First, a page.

These days it seems that commodity prices do the opposite of what the so-called experts say.
Last year when thermal coal prices reached a record high, analysts at the big banks dismissed the price hikes as a transitory move driven by the COVID-19 recovery and a bad winter in the northern hemisphere.
With winter waning and people becoming accustomed to life with the virus, they forecasted that by early 2022 thermal coal prices would crash to levels that reflect lower demand derived from the “transition to green energy”.
The opposite of course.
As reported by the Australian Financial Review, Liberum Capital has revised its forecast for thermal coal, which has unexpectedly surged since the start of the year.
Seaborne thermal coal’s flagship signal, Newcastle 6300cv, is up a whopping 46 per cent year-to-date to $US204 a tonne.
This price represents the second highest ever coal price recorded in history.
In fact, one small shipment last week traded above $300 a ton in what many in the market believe is the most expensive coal transaction ever. The coal that’s used in steelmaking – so-called metallurgical or coking – is also trading at a record high, changing hands above $400 per ton.
Yet, Liberium – echoing the COP26 mob who declared that thermal coal was being “consigned to history” – forecasts the Newcastle benchmark will average $US121 this year, $US86 in 2023 and then $US75 in 2024.
ADVANCE bets it won’t!
Just look at Glencore – the world’s largest exporter of seaborne thermal coal.
Its shares have risen to a 10-year high as investors anticipate a cash bonanza.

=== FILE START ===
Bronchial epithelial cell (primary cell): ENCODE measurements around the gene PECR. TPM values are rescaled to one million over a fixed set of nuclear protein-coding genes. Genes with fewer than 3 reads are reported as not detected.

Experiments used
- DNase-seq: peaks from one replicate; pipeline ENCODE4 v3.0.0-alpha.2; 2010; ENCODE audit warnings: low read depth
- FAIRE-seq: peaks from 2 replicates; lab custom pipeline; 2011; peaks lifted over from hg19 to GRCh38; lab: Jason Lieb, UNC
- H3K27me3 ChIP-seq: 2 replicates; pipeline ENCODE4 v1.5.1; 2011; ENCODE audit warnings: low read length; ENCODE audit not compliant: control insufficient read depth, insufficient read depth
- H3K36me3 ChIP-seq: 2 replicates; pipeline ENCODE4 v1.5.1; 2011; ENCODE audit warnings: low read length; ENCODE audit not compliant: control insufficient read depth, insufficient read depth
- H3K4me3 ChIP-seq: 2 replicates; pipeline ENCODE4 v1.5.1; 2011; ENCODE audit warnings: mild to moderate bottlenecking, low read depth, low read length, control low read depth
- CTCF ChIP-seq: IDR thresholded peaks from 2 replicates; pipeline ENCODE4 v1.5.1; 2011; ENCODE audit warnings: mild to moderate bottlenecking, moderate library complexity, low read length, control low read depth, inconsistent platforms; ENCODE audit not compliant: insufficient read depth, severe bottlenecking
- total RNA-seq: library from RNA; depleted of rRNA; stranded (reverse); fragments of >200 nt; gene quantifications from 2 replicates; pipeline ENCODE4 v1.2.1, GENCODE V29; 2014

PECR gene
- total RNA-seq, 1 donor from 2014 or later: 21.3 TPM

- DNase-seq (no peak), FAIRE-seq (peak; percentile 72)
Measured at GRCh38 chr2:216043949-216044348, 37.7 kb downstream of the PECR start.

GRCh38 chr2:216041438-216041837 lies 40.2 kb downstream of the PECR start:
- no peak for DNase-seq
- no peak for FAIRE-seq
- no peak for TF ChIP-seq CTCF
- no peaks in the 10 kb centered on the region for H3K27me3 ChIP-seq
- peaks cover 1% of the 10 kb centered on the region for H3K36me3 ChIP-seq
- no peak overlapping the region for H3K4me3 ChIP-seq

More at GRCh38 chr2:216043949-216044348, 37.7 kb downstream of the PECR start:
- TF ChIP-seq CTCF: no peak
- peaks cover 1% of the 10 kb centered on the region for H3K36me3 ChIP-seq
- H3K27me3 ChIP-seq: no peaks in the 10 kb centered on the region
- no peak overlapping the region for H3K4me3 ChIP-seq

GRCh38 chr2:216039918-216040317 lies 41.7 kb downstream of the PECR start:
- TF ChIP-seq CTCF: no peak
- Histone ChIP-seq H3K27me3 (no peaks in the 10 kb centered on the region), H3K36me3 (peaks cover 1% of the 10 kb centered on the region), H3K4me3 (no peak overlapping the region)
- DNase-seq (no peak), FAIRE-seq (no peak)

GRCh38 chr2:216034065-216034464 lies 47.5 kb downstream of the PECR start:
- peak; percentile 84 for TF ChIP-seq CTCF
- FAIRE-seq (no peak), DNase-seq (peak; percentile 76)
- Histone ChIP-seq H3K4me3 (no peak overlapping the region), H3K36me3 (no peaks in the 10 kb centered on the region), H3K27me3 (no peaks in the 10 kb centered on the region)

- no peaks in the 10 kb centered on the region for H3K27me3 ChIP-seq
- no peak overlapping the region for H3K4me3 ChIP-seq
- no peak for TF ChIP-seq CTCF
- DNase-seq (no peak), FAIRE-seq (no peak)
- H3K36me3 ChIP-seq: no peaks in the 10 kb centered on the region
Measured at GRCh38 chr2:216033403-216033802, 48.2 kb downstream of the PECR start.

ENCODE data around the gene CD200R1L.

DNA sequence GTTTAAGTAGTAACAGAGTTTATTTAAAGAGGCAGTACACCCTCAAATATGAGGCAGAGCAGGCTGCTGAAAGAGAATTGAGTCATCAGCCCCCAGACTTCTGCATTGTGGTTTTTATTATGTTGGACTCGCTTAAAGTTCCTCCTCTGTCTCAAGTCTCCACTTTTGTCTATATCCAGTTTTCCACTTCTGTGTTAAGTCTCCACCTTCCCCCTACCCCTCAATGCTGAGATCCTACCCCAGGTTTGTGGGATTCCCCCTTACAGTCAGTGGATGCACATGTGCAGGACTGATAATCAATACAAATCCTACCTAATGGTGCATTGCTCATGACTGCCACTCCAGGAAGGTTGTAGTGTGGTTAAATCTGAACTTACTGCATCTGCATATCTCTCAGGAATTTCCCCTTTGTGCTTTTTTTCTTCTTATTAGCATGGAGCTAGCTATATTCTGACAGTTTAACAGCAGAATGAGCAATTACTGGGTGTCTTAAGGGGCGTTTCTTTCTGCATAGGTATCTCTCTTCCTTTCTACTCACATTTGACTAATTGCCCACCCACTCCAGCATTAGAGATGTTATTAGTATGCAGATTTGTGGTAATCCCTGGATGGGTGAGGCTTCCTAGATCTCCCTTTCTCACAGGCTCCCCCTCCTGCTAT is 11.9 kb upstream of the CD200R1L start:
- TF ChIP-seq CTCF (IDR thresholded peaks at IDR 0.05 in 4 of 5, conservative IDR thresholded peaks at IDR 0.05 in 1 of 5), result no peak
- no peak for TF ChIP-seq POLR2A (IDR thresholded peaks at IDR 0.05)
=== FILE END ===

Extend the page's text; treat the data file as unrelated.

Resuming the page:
For them it’s an ideal world – created by the climate alarmists.
Demand is rising (because countries are waking up to the fact that weather-dependent Chinese renewables can’t power an industrial economy) and supply is decreasing because big investors like Blackrock and ANZ have convinced the markets that they can’t open any new coal mines.
China is mining and using more coal than ever. In late 2021 the CCP ordered its state-owned coal miners to avoid blackouts while it had banned Australian imports. The result? China kept the lights on by digging more of its own high-sulphur, low-calorific value coal than ever – meaning emissions increased relative to if it used cleaner, more energy dense Aussie coal.
The same thing is happening all over the west.
For instance, on Monday, the UK burnt the most coal in nearly a year to keep the lights on.
So, where does Australia come into all of this?
Not only are we not allowed to build more coal-fired power plants, but our big banks are refusing to finance any new thermal coal mining operations.
We continue to have higher energy prices while the rest of the world uses cheap coal to power their economies. Perhaps even worse, we lose out on the coal boom that will continue for decades to come.
The most ironic part is that by not supporting Australian thermal coal, the banks and government are actually increasing emissions given the high quality of our coal relative to other producers around the world.
As we keep saying here at ADVANCE, you just can’t make this stuff up.
The people running this country have gone mad.
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